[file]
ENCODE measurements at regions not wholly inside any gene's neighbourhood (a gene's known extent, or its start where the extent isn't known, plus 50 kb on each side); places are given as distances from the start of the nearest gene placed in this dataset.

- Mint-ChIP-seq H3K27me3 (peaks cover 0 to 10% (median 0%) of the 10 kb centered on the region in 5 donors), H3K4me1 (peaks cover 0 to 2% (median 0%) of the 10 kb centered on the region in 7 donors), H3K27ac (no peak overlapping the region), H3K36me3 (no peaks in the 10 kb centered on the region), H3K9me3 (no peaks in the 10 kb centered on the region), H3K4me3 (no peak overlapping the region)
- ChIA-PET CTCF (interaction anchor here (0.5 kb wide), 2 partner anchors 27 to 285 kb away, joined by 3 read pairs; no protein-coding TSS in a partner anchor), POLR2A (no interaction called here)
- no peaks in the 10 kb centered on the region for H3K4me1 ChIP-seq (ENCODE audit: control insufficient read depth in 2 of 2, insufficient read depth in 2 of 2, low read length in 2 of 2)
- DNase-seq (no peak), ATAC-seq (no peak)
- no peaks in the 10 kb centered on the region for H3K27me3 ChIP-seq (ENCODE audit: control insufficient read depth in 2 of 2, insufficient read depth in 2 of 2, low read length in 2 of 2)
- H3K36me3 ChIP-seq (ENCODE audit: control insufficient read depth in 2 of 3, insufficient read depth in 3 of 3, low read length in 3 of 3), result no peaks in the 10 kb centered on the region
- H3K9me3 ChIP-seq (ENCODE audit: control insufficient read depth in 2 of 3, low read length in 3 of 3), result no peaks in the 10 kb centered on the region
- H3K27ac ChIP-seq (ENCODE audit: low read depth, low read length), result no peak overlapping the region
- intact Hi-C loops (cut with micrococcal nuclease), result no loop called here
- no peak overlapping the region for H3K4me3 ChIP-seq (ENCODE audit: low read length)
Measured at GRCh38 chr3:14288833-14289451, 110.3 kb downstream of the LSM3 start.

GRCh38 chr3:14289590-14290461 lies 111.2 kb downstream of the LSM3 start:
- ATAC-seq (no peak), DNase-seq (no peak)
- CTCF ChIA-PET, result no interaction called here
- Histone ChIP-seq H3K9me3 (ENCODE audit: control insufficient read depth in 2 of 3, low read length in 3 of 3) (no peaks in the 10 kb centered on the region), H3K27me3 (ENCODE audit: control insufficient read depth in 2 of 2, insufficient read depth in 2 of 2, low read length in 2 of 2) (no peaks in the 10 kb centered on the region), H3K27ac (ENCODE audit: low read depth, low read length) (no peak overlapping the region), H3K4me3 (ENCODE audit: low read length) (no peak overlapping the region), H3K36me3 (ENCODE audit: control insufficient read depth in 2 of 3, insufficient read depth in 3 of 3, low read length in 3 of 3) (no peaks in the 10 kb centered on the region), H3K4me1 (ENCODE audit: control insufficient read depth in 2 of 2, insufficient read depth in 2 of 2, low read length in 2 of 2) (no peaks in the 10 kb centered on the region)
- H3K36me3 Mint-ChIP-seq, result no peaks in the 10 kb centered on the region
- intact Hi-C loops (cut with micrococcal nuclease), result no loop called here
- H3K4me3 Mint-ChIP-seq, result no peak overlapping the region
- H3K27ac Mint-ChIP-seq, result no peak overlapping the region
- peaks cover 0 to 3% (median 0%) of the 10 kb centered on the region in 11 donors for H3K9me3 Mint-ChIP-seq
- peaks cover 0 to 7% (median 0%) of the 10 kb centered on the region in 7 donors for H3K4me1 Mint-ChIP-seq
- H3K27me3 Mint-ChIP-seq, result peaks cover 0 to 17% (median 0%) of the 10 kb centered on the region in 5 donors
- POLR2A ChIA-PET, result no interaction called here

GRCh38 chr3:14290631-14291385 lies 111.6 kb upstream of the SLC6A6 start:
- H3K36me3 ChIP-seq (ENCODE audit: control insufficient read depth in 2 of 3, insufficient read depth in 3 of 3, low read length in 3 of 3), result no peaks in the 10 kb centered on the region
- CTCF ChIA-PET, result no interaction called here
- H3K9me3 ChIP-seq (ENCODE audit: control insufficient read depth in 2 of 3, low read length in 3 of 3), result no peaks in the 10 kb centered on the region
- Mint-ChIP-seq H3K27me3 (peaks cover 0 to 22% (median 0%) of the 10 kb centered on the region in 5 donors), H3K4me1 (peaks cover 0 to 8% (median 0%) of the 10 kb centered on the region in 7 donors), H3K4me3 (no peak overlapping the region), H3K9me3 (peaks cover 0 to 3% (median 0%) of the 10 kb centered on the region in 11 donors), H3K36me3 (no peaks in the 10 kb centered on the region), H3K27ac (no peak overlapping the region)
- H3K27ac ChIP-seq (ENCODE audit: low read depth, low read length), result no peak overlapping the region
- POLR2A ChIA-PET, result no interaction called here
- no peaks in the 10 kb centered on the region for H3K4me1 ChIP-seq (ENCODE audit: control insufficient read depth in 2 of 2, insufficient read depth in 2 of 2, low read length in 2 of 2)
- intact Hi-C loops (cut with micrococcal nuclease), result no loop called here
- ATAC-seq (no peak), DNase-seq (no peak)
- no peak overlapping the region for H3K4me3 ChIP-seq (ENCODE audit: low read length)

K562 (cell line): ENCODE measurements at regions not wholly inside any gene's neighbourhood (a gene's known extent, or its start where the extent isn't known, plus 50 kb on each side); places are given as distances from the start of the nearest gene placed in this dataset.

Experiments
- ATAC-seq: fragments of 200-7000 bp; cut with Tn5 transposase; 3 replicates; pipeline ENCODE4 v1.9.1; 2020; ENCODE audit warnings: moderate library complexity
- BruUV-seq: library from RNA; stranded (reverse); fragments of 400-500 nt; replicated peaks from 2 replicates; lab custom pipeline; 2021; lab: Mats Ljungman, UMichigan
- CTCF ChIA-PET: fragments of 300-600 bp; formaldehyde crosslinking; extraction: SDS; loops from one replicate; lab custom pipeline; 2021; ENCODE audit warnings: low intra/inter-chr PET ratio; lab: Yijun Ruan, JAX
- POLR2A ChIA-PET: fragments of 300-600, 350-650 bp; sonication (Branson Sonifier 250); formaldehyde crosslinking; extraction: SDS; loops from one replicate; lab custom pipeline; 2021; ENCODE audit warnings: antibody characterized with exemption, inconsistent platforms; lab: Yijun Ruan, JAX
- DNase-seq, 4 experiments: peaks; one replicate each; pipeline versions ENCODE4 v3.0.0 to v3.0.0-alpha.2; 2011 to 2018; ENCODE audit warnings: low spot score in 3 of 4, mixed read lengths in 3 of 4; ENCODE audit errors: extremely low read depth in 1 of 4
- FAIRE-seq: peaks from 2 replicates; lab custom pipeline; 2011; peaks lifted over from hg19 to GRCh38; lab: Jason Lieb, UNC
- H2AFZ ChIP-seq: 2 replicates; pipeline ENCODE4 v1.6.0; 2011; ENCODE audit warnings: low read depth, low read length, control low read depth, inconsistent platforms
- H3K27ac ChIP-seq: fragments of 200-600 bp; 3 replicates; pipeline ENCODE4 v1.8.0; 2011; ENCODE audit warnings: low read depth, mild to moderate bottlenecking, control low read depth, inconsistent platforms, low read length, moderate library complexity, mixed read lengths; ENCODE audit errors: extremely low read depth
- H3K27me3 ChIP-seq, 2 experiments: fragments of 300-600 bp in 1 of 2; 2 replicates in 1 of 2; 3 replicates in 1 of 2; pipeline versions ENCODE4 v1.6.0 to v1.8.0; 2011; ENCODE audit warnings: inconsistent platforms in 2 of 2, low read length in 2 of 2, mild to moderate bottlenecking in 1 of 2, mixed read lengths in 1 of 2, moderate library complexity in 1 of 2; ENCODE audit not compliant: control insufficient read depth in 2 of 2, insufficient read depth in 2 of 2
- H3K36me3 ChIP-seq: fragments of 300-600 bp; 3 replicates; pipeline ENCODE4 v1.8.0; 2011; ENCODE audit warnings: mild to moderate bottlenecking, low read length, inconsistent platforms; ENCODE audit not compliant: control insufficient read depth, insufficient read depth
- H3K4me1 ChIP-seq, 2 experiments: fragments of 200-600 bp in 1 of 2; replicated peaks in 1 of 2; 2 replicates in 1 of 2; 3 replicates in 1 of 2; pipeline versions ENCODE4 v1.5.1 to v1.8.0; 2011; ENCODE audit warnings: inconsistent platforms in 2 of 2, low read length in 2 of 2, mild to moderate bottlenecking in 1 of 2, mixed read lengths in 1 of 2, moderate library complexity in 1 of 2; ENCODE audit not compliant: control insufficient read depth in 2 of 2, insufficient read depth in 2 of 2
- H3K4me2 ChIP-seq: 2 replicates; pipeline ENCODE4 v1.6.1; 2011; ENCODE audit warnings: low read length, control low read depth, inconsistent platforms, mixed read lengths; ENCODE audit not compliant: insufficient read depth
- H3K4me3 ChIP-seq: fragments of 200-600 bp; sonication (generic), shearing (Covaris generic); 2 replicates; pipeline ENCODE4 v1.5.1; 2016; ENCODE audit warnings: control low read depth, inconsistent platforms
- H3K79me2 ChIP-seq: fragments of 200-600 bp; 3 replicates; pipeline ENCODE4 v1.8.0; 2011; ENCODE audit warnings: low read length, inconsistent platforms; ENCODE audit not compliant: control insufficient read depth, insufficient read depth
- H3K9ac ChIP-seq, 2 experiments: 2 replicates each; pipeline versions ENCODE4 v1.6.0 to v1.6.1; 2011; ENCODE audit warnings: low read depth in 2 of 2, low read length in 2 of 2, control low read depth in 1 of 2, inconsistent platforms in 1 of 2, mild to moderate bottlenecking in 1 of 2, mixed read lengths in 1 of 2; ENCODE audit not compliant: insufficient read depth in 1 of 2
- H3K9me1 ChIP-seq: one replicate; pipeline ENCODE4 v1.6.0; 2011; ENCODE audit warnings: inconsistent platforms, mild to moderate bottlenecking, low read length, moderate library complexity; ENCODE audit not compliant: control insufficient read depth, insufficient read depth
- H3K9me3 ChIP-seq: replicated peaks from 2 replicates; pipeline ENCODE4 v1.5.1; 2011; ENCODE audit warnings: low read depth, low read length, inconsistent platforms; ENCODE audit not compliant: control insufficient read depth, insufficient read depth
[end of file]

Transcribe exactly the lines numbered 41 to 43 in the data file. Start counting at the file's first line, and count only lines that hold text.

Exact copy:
- POLR2A ChIA-PET: fragments of 300-600, 350-650 bp; sonication (Branson Sonifier 250); formaldehyde crosslinking; extraction: SDS; loops from one replicate; lab custom pipeline; 2021; ENCODE audit warnings: antibody characterized with exemption, inconsistent platforms; lab: Yijun Ruan, JAX
- DNase-seq, 4 experiments: peaks; one replicate each; pipeline versions ENCODE4 v3.0.0 to v3.0.0-alpha.2; 2011 to 2018; ENCODE audit warnings: low spot score in 3 of 4, mixed read lengths in 3 of 4; ENCODE audit errors: extremely low read depth in 1 of 4
- FAIRE-seq: peaks from 2 replicates; lab custom pipeline; 2011; peaks lifted over from hg19 to GRCh38; lab: Jason Lieb, UNC